Peter Kafka

Recent Posts by Peter Kafka

Amazon’s New E-Books: No Kindle Required?

Kindle fans like to describe Amazon’s e-book reader as the “iPod of the Book World.” The counter-argument is that such a thing already exists, and that Apple already makes it: the iPhone, which offers plenty of apps that let you download and read books on the go.

Now the line between the two devices is about to get blurrier: Amazon (AMZN), which is set to introduce a new version of the Kindle on Monday, is also preparing to sell books that will work on other, unnamed mobile phones.

“We are excited to make Kindle books available on a range of mobile phones. We are working on that now,” an Amazon spokesman told the New York Times, while offering zero other details.

I’ve asked for more clarification, but I’m not hopeful–it’s difficult to get Amazon to acknowledge that the sun sets in the West. [UPDATE: Via email, an Amazon spokesman allows that “we are excited” but nothing else.] The big question is whether Amazon intends to sell titles that can be read on Apple’s (AAPL) handsets.

On the one hand, it would be a natural fit: There’s a much larger base of iPhone users than Kindle owners, and Amazon already makes a helpful iPhone App. On the other, Amazon and Apple are increasingly going head-to-head in the digital content business: The two companies now have rival online music and TV/movie stores, so it would be surprising to see them collaborating over books.

And just to get this part out of the way: I know that reading a book on a cellphone–even one with a very nice screen–is a different experience than reading on a Kindle, which boasts an e-Ink screen that’s designed to be read in different light levels while using very little battery power. But there’s no reason Amazon customers shouldn’t have a choice about the way they read their books on the go.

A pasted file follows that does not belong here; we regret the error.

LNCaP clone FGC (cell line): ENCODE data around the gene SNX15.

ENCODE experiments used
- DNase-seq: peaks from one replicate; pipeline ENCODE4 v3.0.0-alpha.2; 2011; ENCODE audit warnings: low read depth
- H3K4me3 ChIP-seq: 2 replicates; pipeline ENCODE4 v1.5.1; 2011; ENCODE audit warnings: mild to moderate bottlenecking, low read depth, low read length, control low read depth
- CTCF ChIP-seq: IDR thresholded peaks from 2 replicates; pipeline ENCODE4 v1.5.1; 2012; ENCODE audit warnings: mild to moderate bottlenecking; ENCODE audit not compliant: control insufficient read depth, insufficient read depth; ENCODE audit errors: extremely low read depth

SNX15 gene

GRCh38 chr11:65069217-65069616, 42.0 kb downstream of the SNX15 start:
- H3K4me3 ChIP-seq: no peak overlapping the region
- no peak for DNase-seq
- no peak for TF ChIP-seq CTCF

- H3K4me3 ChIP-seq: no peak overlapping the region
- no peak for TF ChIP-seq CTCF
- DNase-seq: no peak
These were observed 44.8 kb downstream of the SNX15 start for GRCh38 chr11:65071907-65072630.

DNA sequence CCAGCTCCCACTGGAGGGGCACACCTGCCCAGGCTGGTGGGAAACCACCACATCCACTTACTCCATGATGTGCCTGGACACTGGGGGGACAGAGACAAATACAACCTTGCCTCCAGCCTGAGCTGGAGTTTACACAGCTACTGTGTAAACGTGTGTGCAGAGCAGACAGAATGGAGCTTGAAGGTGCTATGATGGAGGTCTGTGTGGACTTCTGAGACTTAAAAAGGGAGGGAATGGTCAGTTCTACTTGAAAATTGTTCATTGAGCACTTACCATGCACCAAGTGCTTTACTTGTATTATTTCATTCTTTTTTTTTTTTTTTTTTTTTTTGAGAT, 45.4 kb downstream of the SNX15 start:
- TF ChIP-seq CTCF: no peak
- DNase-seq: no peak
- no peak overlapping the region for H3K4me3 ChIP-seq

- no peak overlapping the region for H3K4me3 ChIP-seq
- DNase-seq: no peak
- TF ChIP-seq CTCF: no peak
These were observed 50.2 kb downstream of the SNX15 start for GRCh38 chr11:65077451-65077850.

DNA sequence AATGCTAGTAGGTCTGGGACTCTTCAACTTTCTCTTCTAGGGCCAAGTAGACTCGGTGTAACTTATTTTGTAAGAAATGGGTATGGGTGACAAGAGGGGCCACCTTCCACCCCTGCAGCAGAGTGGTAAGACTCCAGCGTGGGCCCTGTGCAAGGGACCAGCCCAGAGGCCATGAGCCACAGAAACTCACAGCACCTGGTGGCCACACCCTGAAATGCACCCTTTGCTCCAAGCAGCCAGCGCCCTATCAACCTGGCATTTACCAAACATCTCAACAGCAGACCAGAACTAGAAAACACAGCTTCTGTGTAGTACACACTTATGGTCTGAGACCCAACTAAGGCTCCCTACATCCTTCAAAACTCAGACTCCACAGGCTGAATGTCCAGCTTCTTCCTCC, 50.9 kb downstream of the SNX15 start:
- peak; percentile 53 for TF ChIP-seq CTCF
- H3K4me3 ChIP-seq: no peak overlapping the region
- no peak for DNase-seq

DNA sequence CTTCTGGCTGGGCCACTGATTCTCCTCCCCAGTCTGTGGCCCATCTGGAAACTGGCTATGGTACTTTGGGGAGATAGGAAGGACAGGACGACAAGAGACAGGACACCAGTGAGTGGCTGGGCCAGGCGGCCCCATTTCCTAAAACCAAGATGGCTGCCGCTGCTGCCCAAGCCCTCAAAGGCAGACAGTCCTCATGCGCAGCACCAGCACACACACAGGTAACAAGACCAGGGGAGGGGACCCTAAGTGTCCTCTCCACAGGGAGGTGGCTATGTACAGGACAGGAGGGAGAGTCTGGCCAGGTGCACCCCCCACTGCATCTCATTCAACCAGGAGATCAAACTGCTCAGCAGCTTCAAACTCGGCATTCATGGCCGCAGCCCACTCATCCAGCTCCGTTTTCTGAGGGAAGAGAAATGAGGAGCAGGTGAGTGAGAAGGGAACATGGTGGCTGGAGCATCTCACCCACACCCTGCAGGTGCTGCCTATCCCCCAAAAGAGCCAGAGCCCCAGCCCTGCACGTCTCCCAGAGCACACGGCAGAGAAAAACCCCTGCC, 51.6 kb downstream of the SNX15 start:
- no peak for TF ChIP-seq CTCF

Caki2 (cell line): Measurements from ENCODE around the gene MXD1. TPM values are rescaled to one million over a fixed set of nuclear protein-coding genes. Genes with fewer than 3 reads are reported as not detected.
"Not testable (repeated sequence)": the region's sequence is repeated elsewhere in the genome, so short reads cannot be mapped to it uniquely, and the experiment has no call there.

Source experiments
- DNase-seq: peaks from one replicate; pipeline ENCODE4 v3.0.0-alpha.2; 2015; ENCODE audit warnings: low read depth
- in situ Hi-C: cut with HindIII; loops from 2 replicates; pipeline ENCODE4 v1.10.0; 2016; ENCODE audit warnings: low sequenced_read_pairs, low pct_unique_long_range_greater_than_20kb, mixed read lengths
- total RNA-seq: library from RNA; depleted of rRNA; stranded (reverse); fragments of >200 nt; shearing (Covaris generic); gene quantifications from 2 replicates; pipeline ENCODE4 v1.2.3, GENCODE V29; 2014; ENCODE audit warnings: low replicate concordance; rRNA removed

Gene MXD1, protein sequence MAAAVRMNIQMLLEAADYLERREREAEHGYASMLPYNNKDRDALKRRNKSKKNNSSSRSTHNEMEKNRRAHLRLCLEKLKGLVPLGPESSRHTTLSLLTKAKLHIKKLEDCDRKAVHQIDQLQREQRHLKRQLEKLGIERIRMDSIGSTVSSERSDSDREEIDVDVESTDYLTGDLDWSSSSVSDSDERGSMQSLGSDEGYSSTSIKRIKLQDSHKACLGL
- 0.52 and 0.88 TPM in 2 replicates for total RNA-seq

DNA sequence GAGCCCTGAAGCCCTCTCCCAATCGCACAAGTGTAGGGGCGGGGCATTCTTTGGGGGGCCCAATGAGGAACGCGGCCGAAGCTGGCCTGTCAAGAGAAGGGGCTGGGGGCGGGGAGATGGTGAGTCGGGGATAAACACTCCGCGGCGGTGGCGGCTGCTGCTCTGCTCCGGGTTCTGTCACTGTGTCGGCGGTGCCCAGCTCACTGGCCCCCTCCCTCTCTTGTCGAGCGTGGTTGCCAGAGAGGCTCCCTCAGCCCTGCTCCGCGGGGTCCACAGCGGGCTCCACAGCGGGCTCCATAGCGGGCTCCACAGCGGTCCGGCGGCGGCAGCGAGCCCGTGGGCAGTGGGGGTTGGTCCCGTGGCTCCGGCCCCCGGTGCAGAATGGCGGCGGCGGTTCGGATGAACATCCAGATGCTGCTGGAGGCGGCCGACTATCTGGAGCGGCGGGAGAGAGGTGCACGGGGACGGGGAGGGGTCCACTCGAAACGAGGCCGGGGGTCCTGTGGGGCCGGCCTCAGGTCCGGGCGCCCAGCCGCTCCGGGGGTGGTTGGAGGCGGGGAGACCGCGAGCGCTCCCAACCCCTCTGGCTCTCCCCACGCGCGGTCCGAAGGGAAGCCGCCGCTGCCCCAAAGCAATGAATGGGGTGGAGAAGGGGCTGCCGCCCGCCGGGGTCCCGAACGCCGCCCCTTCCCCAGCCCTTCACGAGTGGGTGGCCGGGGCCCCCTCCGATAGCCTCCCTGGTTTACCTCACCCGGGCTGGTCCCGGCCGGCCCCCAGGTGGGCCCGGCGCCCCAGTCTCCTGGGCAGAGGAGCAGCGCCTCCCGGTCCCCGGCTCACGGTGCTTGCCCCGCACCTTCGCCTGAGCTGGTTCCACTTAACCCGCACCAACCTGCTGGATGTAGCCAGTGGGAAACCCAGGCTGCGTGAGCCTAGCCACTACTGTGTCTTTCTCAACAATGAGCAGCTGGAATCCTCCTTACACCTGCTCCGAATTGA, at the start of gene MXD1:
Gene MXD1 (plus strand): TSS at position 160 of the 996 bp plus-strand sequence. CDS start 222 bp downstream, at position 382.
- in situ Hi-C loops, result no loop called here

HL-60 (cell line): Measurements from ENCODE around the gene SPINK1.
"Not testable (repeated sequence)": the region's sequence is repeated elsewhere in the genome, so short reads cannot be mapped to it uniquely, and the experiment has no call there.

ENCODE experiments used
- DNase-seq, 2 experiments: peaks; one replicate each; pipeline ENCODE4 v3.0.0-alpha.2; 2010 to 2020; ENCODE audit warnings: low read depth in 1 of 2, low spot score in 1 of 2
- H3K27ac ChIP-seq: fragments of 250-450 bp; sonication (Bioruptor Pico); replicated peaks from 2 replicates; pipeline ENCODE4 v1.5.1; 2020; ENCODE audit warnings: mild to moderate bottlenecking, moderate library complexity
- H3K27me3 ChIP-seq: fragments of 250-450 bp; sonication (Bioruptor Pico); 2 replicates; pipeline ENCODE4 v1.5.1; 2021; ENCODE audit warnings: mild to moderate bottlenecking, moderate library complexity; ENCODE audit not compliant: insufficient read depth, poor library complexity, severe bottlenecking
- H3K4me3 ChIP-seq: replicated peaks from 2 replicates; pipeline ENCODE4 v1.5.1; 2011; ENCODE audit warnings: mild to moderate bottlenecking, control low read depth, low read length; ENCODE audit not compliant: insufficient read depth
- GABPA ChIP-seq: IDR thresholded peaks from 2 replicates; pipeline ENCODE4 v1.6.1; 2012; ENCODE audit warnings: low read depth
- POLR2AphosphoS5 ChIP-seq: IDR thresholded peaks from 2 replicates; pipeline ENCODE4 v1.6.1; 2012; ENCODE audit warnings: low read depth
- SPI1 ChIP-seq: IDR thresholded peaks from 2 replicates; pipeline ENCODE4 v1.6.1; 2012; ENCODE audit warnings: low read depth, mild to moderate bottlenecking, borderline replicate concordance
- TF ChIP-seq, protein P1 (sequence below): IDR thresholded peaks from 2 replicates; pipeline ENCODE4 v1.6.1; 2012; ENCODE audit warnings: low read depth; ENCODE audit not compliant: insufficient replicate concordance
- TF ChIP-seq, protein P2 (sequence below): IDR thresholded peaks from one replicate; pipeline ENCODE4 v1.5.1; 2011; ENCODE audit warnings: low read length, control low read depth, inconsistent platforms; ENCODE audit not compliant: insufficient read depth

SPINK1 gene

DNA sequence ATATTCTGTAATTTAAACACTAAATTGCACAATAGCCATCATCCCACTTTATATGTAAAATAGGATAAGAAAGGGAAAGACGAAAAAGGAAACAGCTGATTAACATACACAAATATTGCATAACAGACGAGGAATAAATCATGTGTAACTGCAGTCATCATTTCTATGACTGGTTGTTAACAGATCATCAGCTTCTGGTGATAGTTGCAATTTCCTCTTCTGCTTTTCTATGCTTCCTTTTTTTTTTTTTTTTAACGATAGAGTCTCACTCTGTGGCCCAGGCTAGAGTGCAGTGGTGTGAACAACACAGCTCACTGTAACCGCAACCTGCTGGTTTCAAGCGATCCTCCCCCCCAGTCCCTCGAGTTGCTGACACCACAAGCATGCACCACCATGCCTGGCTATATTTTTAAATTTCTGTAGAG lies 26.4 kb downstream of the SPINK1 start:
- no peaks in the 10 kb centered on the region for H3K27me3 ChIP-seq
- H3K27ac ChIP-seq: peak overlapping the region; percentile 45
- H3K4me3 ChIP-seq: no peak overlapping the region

In less important e-book news, Google (GOOG) has beefed up the catalog of free public domain books available for mobile readers. If you’ve got an iPhone or one of Google’s Android handsets, you can now browse, but not download, one of 1.5 million titles like “The Wind In the Willows” at

[Image Credit: austinevan]

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Just as the atom bomb was the weapon that was supposed to render war obsolete, the Internet seems like capitalism’s ultimate feat of self-destructive genius, an economic doomsday device rendering it impossible for anyone to ever make a profit off anything again. It’s especially hopeless for those whose work is easily digitized and accessed free of charge.

— Author Tim Kreider on not getting paid for one’s work